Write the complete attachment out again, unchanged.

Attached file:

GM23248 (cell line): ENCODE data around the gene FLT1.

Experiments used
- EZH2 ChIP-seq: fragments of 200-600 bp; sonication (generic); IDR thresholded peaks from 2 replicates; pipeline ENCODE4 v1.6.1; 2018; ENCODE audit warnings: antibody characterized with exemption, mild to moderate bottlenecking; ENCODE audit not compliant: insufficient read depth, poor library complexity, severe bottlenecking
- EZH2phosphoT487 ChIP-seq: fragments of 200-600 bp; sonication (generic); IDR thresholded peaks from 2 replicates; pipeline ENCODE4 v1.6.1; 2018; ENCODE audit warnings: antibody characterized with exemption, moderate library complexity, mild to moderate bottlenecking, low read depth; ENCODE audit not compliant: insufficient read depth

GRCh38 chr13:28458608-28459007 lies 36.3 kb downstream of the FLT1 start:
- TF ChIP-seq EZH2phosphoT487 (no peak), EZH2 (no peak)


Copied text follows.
GM23248 (cell line): ENCODE data around the gene FLT1.

Experiments used
- EZH2 ChIP-seq: fragments of 200-600 bp; sonication (generic); IDR thresholded peaks from 2 replicates; pipeline ENCODE4 v1.6.1; 2018; ENCODE audit warnings: antibody characterized with exemption, mild to moderate bottlenecking; ENCODE audit not compliant: insufficient read depth, poor library complexity, severe bottlenecking
- EZH2phosphoT487 ChIP-seq: fragments of 200-600 bp; sonication (generic); IDR thresholded peaks from 2 replicates; pipeline ENCODE4 v1.6.1; 2018; ENCODE audit warnings: antibody characterized with exemption, moderate library complexity, mild to moderate bottlenecking, low read depth; ENCODE audit not compliant: insufficient read depth

GRCh38 chr13:28458608-28459007 lies 36.3 kb downstream of the FLT1 start:
- TF ChIP-seq EZH2phosphoT487 (no peak), EZH2 (no peak)